Best in Energy – 26 April 2022

China’s prolonged lockdowns hit commodity prices

EU explores options for Russian oil sanctions ($FT)

China top planner on the epidemic’s impact (trans.)

Russia/India hold talks on coking coal payments

U.S. gas-fired combined cycle electricity generators

SPR releases – authority, impact and replenishment

Whirlpool financials hit by inflation and slower sales *

* Rapidly rising prices and falling real incomes are encouraging households to postpone purchases of expensive durable goods. Reductions in durables spending often signal a slowdown in the business cycle. According to economist Robert Shiller:

“A recession, for example, is a time when many people have decided to spend less, to make do for now with that old furniture instead of buying new, or to postpone starting a new business, to postpone hiring new help in an existing business, or to express support for fiscally conservative government.” (“Narrative economics”, American Economic Association presidential address, January 2017).

U.S. HOUSEHOLDS overwhelmingly believe now is a “bad time to buy” major durable goods owing to high prices. In the University of Michigan’s latest monthly survey of consumers conducted in March, 57% of respondents said it was a bad time to purchase a major household durable item, down slightly from a record 59% in February, but otherwise the highest level since 1980. Durables are the most cyclically sensitive part of consumer spending. Spikes in the “bad time to buy” measure usually correspond to end-of-cycle recessions or at least mid-cycle slowdowns. In the survey, 42% of respondents said it was a bad time because of high prices, 7% cited uncertainty about the future, 4% said they couldn’t afford it, and only 1% cited interest rates:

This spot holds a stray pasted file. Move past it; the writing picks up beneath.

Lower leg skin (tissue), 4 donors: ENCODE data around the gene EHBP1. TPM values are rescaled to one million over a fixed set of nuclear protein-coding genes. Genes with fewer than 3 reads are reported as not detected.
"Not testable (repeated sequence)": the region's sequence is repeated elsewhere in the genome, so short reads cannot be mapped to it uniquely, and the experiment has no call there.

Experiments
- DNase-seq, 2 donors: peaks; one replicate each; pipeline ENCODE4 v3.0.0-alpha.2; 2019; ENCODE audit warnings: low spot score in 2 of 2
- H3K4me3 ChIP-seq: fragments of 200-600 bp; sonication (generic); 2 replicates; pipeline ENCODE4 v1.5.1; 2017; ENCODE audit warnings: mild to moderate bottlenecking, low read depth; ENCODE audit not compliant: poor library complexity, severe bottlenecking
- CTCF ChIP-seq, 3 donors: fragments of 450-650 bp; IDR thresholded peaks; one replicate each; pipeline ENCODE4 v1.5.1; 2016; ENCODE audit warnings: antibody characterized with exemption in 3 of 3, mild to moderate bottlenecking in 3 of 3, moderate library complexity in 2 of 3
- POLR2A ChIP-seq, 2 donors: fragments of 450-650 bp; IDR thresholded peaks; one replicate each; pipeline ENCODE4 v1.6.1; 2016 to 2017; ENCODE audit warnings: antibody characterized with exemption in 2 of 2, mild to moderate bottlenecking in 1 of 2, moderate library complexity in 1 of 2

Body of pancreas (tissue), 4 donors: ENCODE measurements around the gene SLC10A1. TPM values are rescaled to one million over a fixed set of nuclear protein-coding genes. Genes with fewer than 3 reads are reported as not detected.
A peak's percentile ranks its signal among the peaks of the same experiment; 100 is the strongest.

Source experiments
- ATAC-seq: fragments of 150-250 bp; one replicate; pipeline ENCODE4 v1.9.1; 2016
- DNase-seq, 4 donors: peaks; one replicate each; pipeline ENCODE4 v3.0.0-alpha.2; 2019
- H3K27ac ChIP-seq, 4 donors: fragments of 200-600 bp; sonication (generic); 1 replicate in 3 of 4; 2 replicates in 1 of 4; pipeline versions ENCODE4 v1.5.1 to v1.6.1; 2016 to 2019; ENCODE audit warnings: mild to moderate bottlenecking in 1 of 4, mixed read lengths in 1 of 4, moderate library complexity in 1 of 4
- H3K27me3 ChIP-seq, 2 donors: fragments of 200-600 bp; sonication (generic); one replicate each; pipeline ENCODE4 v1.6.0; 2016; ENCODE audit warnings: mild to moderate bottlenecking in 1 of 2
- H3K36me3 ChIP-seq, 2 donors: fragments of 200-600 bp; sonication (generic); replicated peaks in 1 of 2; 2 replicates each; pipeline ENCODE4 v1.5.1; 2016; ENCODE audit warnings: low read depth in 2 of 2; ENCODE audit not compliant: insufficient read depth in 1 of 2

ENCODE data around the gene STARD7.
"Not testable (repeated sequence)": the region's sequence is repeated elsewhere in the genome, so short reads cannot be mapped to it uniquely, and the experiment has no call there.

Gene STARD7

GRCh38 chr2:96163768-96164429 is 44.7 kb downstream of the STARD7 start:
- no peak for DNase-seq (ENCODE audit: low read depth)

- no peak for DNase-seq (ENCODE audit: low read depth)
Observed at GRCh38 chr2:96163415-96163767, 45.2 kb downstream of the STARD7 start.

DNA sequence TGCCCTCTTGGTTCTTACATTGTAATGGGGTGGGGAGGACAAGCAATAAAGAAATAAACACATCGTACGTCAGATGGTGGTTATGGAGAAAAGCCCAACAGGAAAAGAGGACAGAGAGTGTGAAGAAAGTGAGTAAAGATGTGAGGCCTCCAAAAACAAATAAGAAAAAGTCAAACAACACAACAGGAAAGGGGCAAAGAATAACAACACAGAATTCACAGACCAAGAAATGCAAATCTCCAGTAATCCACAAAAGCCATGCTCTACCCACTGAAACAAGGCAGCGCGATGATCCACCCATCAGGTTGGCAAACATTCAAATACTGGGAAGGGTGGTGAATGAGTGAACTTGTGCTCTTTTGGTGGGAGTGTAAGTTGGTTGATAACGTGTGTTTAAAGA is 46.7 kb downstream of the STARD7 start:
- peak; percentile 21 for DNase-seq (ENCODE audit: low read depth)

FRANKFURT’s heating demand, a proxy for the major population centres of Northwest Europe, has been almost -11% below the long-term seasonal average this winter, with the heating season almost over, which has eased some of the pressure on gas inventories and helped avoid an even sharper spike in prices:

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Best in Energy – 13 April 2022

WTI’s negative price – inside story ($BBG)

India faces coal and electricity shortage

OPEC/IEA tensions break into the open

OPEC reduces oil consumption forecast

German economists downgrade outlook

CNOOC to exit U.S./U.K./Canada assets

India’s refiners buy Russian oil ($BBG)

Jet fuel supplies are tightening ($BBG)

Energy crisis ousts climate policy ($FT)

U.S. petroleum product exports in 2021

U.S CONSUMER PRICES are increasing between two and four times faster than the central bank’s target of a little over 2%. Core prices for items other than food and energy have increased at a compound annual rate of 4.0% over the last two years and were advancing at an annualised rate of 5.8% in the three months from December to March. Services prices, which are normally more stable but also more labour-intensive, increased at a compound rate of 3.4% over the last two years and were rising at an annualised rate 7.1% between December and March. The rapidly rising cost of energy, raw materials, manufactured products, freight and labour is becoming more deeply entrenched in the rest of the economy: